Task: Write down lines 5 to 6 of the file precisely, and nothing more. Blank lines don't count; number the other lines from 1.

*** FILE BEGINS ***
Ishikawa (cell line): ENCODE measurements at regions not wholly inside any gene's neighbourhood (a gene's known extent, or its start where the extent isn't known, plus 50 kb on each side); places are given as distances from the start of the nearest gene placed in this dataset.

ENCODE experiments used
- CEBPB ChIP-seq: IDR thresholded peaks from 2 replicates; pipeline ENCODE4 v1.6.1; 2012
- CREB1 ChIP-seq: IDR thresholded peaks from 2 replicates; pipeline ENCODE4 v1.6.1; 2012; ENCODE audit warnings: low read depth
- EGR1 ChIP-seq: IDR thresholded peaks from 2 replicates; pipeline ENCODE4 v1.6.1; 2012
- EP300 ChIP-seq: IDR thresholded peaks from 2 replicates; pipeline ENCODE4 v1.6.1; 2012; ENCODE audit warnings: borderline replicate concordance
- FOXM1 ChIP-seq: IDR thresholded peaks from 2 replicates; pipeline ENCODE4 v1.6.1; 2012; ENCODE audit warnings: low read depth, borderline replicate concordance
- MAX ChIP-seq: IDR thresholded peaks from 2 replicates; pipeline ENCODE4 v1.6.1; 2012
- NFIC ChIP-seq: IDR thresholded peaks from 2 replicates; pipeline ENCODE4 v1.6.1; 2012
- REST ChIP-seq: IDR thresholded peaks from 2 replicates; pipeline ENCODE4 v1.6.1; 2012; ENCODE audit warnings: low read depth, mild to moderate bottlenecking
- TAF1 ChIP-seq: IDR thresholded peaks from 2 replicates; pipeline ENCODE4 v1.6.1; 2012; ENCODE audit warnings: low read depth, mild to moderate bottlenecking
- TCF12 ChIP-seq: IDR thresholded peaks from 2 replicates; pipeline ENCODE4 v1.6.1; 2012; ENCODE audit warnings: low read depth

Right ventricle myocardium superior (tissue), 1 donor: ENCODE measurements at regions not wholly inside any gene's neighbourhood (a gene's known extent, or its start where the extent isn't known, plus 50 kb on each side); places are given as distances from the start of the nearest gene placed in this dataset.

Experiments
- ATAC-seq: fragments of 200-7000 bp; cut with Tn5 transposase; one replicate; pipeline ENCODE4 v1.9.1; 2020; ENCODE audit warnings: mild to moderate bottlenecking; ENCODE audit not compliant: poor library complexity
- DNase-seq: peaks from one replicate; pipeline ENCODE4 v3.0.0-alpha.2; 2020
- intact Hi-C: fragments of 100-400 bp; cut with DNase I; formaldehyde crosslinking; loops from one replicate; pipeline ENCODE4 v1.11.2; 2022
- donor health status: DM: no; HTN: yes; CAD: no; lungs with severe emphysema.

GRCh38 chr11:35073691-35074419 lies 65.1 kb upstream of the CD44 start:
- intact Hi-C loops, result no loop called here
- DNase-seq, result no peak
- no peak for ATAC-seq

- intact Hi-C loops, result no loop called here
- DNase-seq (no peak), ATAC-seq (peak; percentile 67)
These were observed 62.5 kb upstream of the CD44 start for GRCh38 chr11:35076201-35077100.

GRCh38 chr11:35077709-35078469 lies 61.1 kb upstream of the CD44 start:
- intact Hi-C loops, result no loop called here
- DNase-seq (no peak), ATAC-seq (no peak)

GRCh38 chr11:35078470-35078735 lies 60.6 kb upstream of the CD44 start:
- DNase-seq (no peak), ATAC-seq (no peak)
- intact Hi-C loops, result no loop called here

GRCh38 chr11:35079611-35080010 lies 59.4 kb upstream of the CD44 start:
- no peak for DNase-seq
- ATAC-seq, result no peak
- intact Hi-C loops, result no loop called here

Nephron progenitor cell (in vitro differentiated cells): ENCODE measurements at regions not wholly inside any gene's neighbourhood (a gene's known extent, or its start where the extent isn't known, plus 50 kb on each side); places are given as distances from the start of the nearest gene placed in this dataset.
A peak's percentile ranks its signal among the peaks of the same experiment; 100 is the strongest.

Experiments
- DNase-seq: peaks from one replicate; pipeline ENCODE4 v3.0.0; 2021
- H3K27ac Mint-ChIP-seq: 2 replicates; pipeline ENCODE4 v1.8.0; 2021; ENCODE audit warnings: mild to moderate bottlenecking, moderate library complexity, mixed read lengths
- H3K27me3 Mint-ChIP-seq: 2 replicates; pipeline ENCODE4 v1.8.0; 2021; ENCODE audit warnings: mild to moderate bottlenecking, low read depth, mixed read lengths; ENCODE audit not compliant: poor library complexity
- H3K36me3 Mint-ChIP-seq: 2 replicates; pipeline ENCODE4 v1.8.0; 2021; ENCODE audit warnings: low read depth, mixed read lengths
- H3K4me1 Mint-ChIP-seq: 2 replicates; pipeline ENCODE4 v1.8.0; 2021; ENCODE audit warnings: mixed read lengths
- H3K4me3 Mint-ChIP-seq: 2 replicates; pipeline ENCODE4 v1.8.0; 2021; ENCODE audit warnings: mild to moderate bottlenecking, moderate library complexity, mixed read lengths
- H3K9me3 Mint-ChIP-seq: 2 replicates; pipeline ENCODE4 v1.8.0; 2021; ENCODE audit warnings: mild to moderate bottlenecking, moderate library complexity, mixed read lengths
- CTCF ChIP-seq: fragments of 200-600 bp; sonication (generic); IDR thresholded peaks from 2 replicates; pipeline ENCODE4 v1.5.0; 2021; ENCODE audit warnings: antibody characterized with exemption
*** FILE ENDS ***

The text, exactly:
- EGR1 ChIP-seq: IDR thresholded peaks from 2 replicates; pipeline ENCODE4 v1.6.1; 2012
- EP300 ChIP-seq: IDR thresholded peaks from 2 replicates; pipeline ENCODE4 v1.6.1; 2012; ENCODE audit warnings: borderline replicate concordance